Sunday, October 09, 2011
Sarkozy and Merkel are promising that they will come up with some sort of Euro solution by early November. Given that Merkel recently promised her party not to further cut Greek debt and given that the July haircut on Greek debt is conceded to be too little, it is difficult to imagine what they will propose.
Clearly any package that would soothe the markets would have to include a significant bank rescue fund. What's at stake now is the creditworthiness of the rescuers! I don't see the way forward.
This is a long article from FAZ linked via Google Translate. There has been increasing discussion in Germany about adopting a Glass-Steagall approach to bank regulation, i.e. separating commercial and investment banking. In order to prevent vicious financial contagion, you have to keep commercial bank lending going. Then it is easier to let investment banks go BK.
Reading between the lines in a number of foreign newspapers, it seems to me that European policy makers are slowly coming to the consensus that they cannot bail out all the nations that will default on their sovereign debt, so they are now trying to figure out how to set up a financial structure that can tolerate the necessary losses.
This really does not look good for many large European banks. The Euros going to be there, because both France and Germany desperately need it. Devaluation of the Euro is very good for the German economy, and France cannot go it alone with its own currency. By the end of the bailouts it seems likely that France's debt load will be more akin to Italy's, so they may be willing to deal with some sort of debt compromise at the end of five years. But can Italy wait that long?
The smaller countries are going to be in a world of hurt, because at this point it looks like the best deal anyone could possibly get on the Greek debt would be a 70% default, and it would take aid offers to get Greece to agree to that and perform. This implies severe funding problems for many smaller countries.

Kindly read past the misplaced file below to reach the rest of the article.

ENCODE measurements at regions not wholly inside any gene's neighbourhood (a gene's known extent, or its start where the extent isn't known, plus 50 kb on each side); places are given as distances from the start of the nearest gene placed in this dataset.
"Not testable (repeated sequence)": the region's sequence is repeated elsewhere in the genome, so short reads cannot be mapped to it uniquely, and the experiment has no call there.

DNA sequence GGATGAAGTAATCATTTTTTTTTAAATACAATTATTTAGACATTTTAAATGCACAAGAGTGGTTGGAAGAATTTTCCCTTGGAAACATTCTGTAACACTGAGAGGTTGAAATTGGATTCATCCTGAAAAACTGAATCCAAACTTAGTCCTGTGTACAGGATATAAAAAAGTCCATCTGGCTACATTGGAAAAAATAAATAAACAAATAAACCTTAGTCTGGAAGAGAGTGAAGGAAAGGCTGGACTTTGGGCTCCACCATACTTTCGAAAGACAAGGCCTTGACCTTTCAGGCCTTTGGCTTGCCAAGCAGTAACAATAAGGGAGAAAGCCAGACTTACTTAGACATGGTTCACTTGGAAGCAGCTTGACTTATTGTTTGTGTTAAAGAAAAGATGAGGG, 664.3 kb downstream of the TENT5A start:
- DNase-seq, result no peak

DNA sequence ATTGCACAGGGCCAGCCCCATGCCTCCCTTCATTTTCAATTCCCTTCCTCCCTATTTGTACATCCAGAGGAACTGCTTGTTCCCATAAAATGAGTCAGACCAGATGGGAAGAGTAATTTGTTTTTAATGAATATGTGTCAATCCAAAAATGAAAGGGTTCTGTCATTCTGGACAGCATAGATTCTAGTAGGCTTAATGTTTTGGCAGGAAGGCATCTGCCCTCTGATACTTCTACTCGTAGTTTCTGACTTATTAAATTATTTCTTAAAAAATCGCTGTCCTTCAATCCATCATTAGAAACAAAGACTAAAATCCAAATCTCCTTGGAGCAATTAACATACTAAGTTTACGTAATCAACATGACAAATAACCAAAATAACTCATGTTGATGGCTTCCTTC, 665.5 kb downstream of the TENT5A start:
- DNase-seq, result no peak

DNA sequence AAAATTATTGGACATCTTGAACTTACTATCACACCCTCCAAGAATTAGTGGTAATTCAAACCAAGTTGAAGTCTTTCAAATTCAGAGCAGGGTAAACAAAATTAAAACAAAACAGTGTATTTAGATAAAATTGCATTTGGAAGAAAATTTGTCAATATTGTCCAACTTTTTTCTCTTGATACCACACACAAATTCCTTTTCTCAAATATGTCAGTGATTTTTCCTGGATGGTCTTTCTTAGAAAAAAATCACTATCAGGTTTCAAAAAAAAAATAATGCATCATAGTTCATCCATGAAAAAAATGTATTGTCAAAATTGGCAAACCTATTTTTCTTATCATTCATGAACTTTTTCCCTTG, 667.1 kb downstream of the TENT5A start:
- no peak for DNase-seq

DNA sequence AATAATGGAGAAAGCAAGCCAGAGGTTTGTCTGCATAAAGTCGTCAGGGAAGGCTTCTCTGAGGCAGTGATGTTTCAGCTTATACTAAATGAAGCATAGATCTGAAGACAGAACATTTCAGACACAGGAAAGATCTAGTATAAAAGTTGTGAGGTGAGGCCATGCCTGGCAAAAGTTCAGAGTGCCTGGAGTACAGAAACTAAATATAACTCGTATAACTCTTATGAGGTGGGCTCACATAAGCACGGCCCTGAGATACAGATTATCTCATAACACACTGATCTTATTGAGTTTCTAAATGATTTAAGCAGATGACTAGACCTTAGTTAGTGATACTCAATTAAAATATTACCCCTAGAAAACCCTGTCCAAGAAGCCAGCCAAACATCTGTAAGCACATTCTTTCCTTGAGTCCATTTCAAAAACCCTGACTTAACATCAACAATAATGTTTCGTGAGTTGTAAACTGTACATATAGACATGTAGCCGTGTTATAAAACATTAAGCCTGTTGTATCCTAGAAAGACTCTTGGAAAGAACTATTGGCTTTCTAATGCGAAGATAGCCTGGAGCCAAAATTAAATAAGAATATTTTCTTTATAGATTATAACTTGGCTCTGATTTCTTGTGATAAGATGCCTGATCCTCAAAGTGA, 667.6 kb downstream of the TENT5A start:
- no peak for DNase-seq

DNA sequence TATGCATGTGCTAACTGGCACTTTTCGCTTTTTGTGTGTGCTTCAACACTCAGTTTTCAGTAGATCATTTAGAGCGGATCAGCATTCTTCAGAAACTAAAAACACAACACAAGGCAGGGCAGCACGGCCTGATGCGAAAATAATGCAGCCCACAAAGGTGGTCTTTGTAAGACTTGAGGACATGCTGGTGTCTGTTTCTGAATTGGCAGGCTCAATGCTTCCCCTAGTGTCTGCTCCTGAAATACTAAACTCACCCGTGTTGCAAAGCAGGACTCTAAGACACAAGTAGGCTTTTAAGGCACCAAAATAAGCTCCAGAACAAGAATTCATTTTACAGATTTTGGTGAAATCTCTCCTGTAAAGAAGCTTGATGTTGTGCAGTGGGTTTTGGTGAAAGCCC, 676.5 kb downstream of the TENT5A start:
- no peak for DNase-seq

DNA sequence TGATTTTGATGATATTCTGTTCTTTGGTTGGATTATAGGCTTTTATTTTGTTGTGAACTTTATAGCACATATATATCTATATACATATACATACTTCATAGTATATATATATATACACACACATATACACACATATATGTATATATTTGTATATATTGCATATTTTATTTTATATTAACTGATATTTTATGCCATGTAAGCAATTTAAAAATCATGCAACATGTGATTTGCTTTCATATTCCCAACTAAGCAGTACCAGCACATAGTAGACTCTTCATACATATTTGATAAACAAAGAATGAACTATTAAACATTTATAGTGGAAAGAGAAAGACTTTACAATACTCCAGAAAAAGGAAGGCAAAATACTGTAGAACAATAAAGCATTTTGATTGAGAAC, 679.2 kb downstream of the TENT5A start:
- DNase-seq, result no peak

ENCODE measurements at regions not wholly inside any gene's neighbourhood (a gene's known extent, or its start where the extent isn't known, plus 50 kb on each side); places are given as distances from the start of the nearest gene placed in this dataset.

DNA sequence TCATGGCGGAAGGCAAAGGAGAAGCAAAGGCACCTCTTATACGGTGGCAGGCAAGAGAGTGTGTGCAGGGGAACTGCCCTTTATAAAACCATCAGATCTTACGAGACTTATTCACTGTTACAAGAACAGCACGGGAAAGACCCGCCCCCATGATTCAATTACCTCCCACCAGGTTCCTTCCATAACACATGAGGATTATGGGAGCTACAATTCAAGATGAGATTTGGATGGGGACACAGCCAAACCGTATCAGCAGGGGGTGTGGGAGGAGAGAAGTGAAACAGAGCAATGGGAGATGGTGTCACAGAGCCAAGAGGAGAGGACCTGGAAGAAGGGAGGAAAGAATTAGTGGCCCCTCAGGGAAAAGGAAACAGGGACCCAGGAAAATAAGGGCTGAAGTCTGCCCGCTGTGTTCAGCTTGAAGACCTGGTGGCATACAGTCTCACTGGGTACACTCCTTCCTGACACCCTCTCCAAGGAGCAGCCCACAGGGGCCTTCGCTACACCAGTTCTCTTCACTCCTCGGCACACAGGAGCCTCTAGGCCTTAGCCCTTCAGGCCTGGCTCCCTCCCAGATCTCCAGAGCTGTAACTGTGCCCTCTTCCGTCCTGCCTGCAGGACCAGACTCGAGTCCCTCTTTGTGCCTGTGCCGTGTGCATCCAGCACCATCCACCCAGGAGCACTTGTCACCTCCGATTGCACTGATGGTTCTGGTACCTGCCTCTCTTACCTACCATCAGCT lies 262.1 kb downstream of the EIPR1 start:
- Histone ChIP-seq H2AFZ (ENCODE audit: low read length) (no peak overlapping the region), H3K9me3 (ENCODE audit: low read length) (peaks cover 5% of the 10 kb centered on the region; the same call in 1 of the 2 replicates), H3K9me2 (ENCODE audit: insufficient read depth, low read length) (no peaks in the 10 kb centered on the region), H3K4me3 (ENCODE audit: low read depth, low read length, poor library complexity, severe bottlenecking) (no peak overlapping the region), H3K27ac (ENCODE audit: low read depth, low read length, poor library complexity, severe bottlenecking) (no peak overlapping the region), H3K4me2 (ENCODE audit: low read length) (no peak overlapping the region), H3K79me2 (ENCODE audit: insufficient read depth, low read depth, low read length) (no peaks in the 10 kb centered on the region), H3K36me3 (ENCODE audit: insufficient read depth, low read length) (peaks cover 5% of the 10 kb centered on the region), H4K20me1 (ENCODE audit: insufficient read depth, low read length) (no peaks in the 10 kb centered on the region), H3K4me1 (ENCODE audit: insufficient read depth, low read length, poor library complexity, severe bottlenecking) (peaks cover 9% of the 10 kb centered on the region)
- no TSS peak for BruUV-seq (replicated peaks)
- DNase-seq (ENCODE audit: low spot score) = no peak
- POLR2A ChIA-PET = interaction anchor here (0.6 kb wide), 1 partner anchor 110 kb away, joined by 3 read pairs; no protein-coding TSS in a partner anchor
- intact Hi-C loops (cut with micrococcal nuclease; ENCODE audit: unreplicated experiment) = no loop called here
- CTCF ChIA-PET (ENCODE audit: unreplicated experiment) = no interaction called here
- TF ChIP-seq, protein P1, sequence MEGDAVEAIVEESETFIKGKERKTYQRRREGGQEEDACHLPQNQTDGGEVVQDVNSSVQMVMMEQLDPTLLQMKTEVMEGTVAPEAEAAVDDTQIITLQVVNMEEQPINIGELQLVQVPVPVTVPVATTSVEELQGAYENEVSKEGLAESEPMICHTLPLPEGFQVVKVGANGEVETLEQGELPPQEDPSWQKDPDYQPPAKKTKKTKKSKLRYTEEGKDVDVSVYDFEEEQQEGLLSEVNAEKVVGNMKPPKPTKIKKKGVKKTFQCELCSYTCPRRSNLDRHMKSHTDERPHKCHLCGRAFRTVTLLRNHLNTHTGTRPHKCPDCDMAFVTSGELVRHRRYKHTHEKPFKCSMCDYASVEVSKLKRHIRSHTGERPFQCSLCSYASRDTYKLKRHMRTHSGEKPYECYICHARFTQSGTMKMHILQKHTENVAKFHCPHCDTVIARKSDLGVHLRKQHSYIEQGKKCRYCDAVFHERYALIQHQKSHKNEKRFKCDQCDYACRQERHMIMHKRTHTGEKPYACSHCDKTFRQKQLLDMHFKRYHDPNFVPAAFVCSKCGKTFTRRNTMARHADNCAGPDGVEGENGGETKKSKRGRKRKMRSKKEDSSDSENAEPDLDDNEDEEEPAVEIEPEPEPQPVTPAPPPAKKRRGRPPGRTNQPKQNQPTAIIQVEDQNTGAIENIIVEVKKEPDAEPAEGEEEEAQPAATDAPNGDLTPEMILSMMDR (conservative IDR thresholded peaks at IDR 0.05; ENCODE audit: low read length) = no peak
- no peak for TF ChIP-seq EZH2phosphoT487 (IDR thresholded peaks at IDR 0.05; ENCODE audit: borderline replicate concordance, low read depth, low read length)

Everyone expects Ireland to eventually get a 30% write off on its assumed debt, so somewhere, buildings will be falling. The UK is going to have to bail out some more banks, I think. We are looking at some major financial shocks, and it's unlikely that the Euro economy as a whole will get through without a significant downturn. I also think this has implications for India. India's growth is okay but its underlying fiscal position is not and we are about to enter an era of international financial caution.
This is from France's official treasury site:
So far this year these projections for debt/GDP ratios have seemed overoptimistic:
The planned budget deficit for 2012 was 95.5 billion Euro; it looks like France will have to be adding to that with funds for banking shore-ups. French GDP is not reaching the growth targets built into the forecasts above.
It's probably unfair, but I call it the Obamabulb.
Interviewer: "What are some of the light's disadvantages?"
Geralda Monteiro de Melo: "No, they don't have any sort of disadvantages."
Other than that, it is a great technology.
I think in europe they have an experimental solar powered "energy tower" that works at night.
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